no FJ abbr

Merlínusspá II — GunnLeif Merl IIVIII (Bret)

Russell Poole 2017, ‘ Gunnlaugr Leifsson, Merlínusspá II’ in Margaret Clunies Ross (ed.), Poetry in fornaldarsögur. Skaldic Poetry of the Scandinavian Middle Ages 8. Turnhout: Brepols, p. 134. <> (accessed 28 June 2022)

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Skj: Gunnlaugr Leifsson: Merlínússpá I, fri oversættelse (AII, 10-21, BII, 10-24); stanzas (if different): 43, 45/1-4 | 44 | 45/5-8

SkP info: VIII, 147

old edition introduction edition manuscripts transcriptions concordance search files

14 — GunnLeif Merl II 14VIII (Bret 14)

edition interactive full text transcriptions old edition references concordance


Cite as: Russell Poole (ed.) 2017, ‘Breta saga 14 (Gunnlaugr Leifsson, Merlínusspá II 14)’ in Margaret Clunies Ross (ed.), Poetry in fornaldarsögur. Skaldic Poetry of the Scandinavian Middle Ages 8. Turnhout: Brepols, p. 147.

‘Hjǫrtr drepr hana,         hinns tvenna fimm
hvassa hausi         hornkvistu berr.
En hafa kórónu         kvistir fjórir,
en sex aðrir         sjalfir verða
at vísundar         verstum hornum.

‘Hjǫrtr drepr hana, hinns berr tvenna fimm hvassa hornkvistu hausi. En fjórir kvistir hafa kórónu, en sex aðrir verða sjalfir at verstum hornum vísundar.

‘A hart will slay her, he who bears twice five sharp antler-branches on his head. And four branches will have a crown while the other six for their part will turn into the worst horns of a bison.

Mss: Hb(49v) (Bret)

Readings: [1] Hjǫrtr: ‘hrottr’ Hb    [3] hvassa: ‘kræsa’ or ‘hræsa’ Hb    [4] ‑kvistu: ‘‑kvstu’ Hb

Editions: Skj: Gunnlaugr Leifsson, Merlínússpá I 14: AII, 12-13, BII, 13, Skald II, 8, NN §§96, 2992A, 3004; Bret 1848-9, II, 19 (Bret st. 14); Hb 1892-6, 273; Merl 2012, 79-80.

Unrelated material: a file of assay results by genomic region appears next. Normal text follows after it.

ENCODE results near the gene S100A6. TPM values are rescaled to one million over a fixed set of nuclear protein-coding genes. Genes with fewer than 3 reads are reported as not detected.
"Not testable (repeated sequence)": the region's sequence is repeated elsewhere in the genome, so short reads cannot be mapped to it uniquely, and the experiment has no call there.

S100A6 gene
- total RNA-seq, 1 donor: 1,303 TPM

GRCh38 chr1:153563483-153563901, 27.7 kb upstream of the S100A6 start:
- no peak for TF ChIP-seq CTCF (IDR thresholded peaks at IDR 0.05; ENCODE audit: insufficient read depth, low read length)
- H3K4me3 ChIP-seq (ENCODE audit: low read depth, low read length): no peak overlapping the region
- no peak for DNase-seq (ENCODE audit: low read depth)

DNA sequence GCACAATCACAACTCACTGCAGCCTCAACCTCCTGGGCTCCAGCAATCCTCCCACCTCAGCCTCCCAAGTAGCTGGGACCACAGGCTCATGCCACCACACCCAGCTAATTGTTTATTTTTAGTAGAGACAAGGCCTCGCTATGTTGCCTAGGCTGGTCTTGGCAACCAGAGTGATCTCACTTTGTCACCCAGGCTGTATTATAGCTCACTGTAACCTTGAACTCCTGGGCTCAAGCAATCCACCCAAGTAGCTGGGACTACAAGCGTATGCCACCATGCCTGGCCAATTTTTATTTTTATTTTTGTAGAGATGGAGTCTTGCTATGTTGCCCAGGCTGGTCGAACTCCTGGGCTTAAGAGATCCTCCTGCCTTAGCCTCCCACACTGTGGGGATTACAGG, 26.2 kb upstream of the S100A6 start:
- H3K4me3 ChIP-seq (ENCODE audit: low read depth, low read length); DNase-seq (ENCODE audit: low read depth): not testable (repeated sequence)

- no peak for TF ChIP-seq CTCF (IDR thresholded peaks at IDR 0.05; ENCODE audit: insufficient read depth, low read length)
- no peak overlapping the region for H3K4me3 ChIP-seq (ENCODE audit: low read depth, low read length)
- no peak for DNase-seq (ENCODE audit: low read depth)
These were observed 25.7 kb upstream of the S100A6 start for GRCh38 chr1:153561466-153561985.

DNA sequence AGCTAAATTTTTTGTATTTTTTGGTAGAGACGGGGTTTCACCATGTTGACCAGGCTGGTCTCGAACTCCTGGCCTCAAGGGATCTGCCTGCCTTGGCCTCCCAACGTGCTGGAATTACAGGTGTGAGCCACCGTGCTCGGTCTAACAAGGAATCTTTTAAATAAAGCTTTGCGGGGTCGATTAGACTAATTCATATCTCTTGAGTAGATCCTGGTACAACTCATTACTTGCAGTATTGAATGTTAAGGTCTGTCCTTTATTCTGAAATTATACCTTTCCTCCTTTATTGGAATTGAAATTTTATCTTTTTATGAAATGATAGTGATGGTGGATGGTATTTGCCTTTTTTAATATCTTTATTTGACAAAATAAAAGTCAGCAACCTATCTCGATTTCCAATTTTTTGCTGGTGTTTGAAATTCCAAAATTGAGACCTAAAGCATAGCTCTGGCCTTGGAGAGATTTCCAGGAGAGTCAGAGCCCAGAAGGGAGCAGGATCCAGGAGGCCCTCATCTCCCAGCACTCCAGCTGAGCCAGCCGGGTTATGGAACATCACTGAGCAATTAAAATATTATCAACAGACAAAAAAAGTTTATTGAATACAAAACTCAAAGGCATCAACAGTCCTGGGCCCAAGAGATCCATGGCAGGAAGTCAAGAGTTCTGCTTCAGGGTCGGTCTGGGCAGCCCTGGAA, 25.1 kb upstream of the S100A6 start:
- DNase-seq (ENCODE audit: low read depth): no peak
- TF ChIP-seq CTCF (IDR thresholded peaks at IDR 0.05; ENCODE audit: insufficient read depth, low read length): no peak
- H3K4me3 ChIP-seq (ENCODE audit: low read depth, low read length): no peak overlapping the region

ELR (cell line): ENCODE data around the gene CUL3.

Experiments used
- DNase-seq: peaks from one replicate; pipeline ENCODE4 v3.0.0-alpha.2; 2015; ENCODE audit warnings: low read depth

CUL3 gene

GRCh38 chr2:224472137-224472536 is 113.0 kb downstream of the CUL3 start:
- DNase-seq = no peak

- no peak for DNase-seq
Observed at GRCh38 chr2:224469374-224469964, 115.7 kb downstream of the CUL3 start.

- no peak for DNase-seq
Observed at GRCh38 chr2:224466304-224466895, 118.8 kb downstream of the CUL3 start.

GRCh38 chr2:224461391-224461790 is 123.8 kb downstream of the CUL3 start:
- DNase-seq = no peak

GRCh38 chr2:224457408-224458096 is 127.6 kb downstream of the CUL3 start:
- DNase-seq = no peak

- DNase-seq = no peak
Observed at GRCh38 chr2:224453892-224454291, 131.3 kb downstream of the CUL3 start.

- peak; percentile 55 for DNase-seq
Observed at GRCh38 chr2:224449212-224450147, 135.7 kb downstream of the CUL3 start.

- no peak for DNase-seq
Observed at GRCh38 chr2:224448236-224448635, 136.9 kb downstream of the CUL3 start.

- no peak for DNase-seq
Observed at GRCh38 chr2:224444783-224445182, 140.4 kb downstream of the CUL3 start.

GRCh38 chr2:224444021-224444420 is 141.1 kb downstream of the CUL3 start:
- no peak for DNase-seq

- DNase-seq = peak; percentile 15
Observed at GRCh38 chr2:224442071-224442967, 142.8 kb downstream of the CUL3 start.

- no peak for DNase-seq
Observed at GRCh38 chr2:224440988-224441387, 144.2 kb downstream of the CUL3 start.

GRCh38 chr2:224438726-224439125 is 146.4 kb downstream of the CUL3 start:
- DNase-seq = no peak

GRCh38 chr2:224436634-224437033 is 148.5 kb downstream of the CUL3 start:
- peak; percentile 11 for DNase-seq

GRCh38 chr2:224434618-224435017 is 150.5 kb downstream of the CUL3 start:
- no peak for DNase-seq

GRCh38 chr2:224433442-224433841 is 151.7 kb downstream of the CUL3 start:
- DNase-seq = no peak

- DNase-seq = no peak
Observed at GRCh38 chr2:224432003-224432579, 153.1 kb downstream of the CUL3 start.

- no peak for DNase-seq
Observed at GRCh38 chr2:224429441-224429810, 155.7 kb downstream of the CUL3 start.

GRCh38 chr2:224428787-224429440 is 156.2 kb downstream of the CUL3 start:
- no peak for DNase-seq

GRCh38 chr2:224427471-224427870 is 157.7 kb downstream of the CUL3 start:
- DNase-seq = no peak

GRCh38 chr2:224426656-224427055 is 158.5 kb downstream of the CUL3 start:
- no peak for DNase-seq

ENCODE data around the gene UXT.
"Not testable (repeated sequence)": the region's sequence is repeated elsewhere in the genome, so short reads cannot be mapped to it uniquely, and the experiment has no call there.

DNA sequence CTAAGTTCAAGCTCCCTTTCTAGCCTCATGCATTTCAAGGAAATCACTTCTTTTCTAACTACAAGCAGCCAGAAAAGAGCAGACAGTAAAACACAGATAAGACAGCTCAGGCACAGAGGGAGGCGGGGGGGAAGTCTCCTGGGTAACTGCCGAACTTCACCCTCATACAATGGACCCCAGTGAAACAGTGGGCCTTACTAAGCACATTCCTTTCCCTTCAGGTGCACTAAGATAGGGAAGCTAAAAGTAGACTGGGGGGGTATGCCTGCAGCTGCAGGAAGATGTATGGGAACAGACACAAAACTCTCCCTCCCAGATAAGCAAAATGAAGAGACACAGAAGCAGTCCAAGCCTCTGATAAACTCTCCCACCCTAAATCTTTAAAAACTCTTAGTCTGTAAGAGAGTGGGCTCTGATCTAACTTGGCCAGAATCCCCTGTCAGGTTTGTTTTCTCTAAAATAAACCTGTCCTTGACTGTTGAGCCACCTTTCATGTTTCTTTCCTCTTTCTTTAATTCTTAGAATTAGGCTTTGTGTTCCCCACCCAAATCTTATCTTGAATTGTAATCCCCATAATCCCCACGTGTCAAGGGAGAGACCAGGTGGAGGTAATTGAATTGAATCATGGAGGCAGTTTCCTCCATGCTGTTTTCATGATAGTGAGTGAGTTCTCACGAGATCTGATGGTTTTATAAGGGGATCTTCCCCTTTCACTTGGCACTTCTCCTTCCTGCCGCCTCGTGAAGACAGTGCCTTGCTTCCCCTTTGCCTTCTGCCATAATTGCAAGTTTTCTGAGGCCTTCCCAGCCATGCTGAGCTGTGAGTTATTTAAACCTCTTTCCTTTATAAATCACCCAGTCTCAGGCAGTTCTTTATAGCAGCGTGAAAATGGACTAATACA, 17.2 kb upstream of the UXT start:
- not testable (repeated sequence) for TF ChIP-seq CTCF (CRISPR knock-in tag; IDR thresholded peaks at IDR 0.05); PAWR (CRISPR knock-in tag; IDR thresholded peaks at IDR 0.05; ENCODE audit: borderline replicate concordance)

Notes: [All]: Cf. DGB 116 (Reeve and Wright 2007, 153.162-4; cf. Wright 1988, 108, prophecy 34): Interficiet eam ceruus decem ramorum, quorum quatuor aurea diademata gestabunt, sex uero residui in cornua bubalorum uertentur ‘She will be killed by a stag with ten branches, four of which will wear golden crowns, while the remaining six will become the horns of buffaloes’ (Reeve and Wright 2007, 152). — [1] hjǫrtr ‘a hart’: Emended from ms. ‘hrottr’ (refreshed) in Bret 1848-9 (followed by Skj B), with reference to DGB. — [3] hvassa ‘sharp’: Emended in this edn from the refreshed and uncertain ms. reading ‘kræsa’ or ‘hræsa’. This adj. yields good sense and is rather a favourite with Gunnlaugr. Use of hausi without a prep. would be consistent with Gunnlaugr’s use of the bare dat./instr.: see Note to I 47/3-4. Bret 1848-9 and Skj B emend to hræs á ‘of a corpse on’ (cf. LP: hræ), but this makes little sense in context. Kock (NN §96; Skald; cf. NN §2992A and §3004, followed by Merl 2012) posits an adj. *hrœrr ‘quick’, qualifying hjǫrtr, inferred from West Germanic (putatively cognate with ModGer. rühren ‘move’), but this, even if sustainable philologically, would give inferior sense. — [4] hornkvistu ‘antler-branches’: Cf. Kock (NN §96), correcting Skj B’s horngrene ‘horn-branches’ (cf. LP: hornkvistr). — [4] -kvistu ‘-branches’: The emendation was first suggested by Bret 1848-9 and adopted by subsequent eds. — [5] en ‘and’: Omitted in Bret 1848-9, Skj B and Skald, presumably because en occurs again at the head of l. 7. Merl 2012 prints the second en as enn (properly ‘again, once more’) but translates aber ‘but’, without comment. — [7]: The quantity of the <i> in vísundr appears to have been variable. In its present metrical position it is required to be long, although Skj B and Skald give this example as short. The vowel is short in Sigv ErfÓl 3/8I and Arn Magndr 6/4II. LP, AEW: visundr both give the vowel as short, perhaps in view of the word’s West Germanic cognates, while ONP and most other dictionaries of medieval and modern Icelandic have it as long. — [10] verstum ‘worst’: This adj. is introduced by Gunnlaugr and is perhaps mostly determined by metrical and alliterative requirements, since the horns of European bison are not specially long, though certainly sharp and capable of use as weapons (Stöcker and Dietrich 1996, 182).